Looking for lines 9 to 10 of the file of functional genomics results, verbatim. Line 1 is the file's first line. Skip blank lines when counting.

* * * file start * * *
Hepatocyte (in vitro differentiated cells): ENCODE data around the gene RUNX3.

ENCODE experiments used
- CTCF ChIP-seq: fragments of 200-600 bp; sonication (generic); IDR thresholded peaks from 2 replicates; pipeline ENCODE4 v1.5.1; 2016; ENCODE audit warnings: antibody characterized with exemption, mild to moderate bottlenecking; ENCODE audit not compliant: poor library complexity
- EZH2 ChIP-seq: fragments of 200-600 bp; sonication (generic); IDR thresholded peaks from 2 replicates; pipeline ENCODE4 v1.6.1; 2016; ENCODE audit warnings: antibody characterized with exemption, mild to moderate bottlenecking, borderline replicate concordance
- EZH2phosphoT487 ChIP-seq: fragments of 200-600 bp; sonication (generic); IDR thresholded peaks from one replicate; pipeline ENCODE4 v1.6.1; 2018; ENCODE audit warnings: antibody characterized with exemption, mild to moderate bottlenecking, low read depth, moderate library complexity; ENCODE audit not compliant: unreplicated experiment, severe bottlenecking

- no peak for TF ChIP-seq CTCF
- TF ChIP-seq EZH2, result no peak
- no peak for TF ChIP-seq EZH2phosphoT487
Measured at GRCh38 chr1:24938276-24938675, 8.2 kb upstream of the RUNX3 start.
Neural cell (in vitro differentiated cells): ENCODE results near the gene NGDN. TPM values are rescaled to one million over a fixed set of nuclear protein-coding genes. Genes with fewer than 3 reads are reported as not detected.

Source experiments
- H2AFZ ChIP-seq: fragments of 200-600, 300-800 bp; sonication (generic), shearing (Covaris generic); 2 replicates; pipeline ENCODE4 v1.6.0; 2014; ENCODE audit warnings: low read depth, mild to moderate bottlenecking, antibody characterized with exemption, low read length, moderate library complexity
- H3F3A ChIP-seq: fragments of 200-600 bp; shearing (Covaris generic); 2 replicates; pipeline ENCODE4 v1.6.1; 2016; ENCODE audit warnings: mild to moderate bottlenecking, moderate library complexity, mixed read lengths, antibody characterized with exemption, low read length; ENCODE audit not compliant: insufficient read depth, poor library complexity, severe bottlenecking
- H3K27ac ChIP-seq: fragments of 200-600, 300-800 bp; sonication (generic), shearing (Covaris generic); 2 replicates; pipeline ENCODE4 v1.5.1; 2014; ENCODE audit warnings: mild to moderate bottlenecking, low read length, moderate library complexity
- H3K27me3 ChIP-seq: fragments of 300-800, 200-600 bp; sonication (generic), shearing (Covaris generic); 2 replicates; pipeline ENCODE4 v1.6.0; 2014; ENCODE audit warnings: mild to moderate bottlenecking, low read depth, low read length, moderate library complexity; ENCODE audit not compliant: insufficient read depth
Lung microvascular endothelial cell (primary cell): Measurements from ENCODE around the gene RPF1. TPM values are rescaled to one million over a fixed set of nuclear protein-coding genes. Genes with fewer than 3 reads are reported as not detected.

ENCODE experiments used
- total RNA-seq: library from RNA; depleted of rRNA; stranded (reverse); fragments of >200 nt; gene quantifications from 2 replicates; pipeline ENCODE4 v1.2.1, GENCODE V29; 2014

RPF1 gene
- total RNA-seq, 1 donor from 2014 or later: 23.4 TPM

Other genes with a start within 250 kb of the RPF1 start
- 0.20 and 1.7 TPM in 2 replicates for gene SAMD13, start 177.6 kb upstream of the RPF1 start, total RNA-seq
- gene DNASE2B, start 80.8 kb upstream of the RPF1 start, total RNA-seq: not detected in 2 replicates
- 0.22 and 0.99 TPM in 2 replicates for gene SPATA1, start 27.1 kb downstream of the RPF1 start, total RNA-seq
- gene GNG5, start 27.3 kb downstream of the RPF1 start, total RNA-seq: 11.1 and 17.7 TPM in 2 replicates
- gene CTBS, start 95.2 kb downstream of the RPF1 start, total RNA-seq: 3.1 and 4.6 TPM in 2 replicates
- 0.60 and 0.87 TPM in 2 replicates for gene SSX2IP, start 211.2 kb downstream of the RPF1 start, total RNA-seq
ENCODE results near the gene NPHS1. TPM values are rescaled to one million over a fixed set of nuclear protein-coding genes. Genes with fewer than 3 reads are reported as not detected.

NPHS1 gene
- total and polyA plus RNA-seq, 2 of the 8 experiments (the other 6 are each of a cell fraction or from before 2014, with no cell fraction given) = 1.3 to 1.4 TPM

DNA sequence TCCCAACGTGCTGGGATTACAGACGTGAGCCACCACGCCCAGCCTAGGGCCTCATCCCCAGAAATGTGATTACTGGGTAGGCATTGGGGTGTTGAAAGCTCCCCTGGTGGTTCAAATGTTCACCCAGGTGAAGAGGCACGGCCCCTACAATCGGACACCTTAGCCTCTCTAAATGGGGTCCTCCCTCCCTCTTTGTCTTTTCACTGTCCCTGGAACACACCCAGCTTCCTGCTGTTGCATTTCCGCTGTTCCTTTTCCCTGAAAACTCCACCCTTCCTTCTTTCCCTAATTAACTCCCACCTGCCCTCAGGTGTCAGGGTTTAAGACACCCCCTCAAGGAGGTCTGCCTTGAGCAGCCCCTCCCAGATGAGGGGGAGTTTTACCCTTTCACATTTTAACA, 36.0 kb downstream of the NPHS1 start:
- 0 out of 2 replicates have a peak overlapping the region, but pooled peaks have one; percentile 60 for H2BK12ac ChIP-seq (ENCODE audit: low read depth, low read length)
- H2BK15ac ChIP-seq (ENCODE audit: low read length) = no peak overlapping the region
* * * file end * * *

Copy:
Measured at GRCh38 chr1:24938276-24938675, 8.2 kb upstream of the RUNX3 start.
Neural cell (in vitro differentiated cells): ENCODE results near the gene NGDN. TPM values are rescaled to one million over a fixed set of nuclear protein-coding genes. Genes with fewer than 3 reads are reported as not detected.